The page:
Ron Caldwell

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For the musician, see Ronnie Caldwell.
Ronald R. "Ron" Caldwell
Member of the Arkansas Senate
from the 23rd district
Assumed office
January 2013
Preceded by Jerry Taylor
Personal details
Born 1951
Place of birth missing
Political party Republican
Spouse(s) Brenda C. Caldwell
Children

Corey Crain Caldwell

Mary Ann Weatherford
Residence Wynne, Cross County
Arkansas, USA
Alma mater

Wynne High School

Arkansas State University
Occupation Businessman
Religion Baptist

Ronald R. "Ron" Caldwell (born 1951) is a businessman from Wynne in Cross County in eastern Arkansas, who has been since 2013 a Republican member of the Arkansas State Senate. His District 23 encompasses Jackson County and portions of Cross, Lee, Monroe, St. Francis, White, and Woodruff counties.[1]


Background[edit]

Caldwell graduated in 1969 from Wynne High School and thereafter from Arkansas State University in Jonesboro, from which he received a Bachelor of Science in Marketing. He and his wife, Brenda, married c. 1977 and have two children, Corey Crain Caldwell (born 1978) and Mary Ann Caldwell Weatherford (born 1980), wife of the Reverend John Carl Weatherford, and three grandchildren. The Caldwells are active in the Wynne Baptist Church.[1]He is a member of the National Rifle Association.[2]

Caldwell and his brother founded and managed for thirty years the former Caldwell Lumber Company in Wynne. He is a real estate investor and a former member of the Cross County Economic Development Commission. He cites small business as one of his major concerns as a state senator.[1]


Political life[edit]

In the summer of 2012, Caldwell was supporting Thomas Lee "Tommy" Caubble (born 1947) of Wynne for the state Senate. When Caubble died at the start of the general election campaign, Caldwell stepped forward to replace him as the unopposed Republican nominee for the seat. The incumbent Democrat Senator Jerry Taylor did not seek reelection. Caldwell instead defeated another incumbent Democrat, Jerry Brown, who was moved to District 23. In the election held on November 6, 2012, Caldwell polled 13,798 votes to Brown's 12,214.[3]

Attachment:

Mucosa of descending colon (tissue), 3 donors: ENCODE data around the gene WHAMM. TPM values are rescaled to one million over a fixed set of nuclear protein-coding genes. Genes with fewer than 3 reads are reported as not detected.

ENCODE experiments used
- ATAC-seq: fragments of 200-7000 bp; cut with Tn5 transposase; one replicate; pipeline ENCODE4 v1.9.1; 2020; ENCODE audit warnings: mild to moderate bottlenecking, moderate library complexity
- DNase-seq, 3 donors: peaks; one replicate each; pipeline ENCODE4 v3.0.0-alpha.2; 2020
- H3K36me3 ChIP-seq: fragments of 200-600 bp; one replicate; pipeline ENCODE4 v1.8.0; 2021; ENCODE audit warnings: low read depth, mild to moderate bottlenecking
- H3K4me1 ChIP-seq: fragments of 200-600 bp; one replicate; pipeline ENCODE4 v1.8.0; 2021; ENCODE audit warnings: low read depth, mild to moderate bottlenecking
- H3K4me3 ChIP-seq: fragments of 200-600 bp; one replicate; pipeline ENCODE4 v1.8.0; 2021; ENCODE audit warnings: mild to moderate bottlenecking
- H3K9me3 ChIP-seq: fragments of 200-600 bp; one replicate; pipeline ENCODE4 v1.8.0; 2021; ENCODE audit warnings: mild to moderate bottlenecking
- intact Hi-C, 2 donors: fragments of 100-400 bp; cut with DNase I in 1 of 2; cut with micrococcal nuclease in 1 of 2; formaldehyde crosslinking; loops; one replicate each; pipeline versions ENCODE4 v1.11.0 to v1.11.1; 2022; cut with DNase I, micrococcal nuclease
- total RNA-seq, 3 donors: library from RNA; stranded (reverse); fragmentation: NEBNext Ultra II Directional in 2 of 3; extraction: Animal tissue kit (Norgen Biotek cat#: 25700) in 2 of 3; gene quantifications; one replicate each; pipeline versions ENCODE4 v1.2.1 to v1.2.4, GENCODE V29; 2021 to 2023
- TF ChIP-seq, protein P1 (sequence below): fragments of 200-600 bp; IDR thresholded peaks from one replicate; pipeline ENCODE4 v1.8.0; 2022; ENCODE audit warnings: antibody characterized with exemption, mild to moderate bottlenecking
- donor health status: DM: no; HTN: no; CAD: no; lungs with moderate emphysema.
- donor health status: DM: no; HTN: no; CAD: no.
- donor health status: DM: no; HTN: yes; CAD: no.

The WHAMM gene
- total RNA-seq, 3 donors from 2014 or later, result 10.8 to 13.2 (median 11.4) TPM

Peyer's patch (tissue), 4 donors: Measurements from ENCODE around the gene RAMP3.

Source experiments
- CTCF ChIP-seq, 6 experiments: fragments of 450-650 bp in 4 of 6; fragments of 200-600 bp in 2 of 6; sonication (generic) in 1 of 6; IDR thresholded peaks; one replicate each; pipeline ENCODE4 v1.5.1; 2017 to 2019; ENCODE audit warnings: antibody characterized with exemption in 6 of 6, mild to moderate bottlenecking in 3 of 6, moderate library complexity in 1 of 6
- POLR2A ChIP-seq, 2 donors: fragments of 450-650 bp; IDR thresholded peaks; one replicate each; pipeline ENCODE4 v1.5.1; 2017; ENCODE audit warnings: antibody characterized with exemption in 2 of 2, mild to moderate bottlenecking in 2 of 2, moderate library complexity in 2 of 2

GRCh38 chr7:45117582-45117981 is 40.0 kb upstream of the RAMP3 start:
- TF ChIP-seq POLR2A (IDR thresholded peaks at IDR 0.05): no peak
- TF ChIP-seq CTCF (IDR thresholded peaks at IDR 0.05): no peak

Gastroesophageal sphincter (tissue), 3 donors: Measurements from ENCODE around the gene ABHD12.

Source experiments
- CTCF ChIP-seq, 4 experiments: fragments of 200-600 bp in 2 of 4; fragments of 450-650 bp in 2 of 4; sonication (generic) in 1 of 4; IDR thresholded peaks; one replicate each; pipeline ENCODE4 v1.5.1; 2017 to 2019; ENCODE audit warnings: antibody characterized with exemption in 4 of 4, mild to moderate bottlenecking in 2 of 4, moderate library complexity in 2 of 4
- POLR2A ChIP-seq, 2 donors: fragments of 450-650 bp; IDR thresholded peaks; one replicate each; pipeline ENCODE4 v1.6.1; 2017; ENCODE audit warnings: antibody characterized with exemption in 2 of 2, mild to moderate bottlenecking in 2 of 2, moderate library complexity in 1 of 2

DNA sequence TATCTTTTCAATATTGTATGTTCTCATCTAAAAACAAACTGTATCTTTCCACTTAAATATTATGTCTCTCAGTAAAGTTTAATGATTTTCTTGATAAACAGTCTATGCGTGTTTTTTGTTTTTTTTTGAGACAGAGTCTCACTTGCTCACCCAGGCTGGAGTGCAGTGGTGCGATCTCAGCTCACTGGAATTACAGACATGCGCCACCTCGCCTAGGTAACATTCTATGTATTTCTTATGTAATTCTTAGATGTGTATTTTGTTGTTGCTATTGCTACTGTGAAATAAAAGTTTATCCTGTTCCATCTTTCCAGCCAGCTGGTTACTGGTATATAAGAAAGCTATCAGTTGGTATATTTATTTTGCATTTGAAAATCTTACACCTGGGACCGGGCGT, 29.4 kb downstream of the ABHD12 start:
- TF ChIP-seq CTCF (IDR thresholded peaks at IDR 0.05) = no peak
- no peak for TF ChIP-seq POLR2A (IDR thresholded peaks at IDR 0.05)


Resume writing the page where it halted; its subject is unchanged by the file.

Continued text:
Caldwell is a member of the Arkansas Legislative Council and these Senate committees: Agriculture, Forestry, and Economic Development, (2) City, County, and Local Affairs, (3) Energy, (4) Legislative Facilities, (5) Public Health, Welfare, and Labor, (6) Rules, Resolutions and Memorials (vice chair).[2]

A pro-life legislator, Caldwell voted to ban abortions after twenty weeks of gestation or whenever fetal heartbeat is determined.[4]Caldwell voted to allow university and college staff to carry concealed weapons on campus to enhance security. He voted to require picture identification for voting, which required the override of a veto by Democratic Governor Mike Beebe. He voted to allow the sale in Arkansas of unpasteurized whole milk.[4]

Senator Caldwell in 2013 voted for a Republican bill to amend state income taxes. He voted to test recipients of unemployment compensation for use of narcotics and to reduce weekly benefits to the unemployed. Caldwell did not vote on legislation to make the office of prosecuting attorney in Arkansas nonpartisan or on a failed proposal to require a racial-impact statement regarding crime bills.[4]

Caldwell endorsed former U.S. Representative Asa Hutchinson's successful bid for governor in 2014.[5]


References[edit]

  1. ^ a b c "Jason Tolbert, Ronald Caldwell Announces Candidacy For State Senate District 23 Race, July 2012". talkbusiness.net. Retrieved December 7, 2013. 
  2. ^ a b "Ron Caldwell's Biography". votesmar.org. Retrieved December 7, 2013. 
  3. ^ "Arkansas State Senate elections, 2012". ballotpedia.org. Retrieved December 7, 2013. 
  4. ^ a b c "Ron Caldwell's Voting Record". votesmart.org. Retrieved December 4, 2013. 
  5. ^ "Latest endorsements". asaforgovernor.com. Retrieved December 7, 2013. 
Preceded by
Jerry Taylor
Arkansas State Senator from District 23 (Jackson, Cross, Lee, Monroe, St. Francis, White and Woodruff counties)

Ronald R. "Ron" Caldwell
2013–

Succeeded by
Incumbent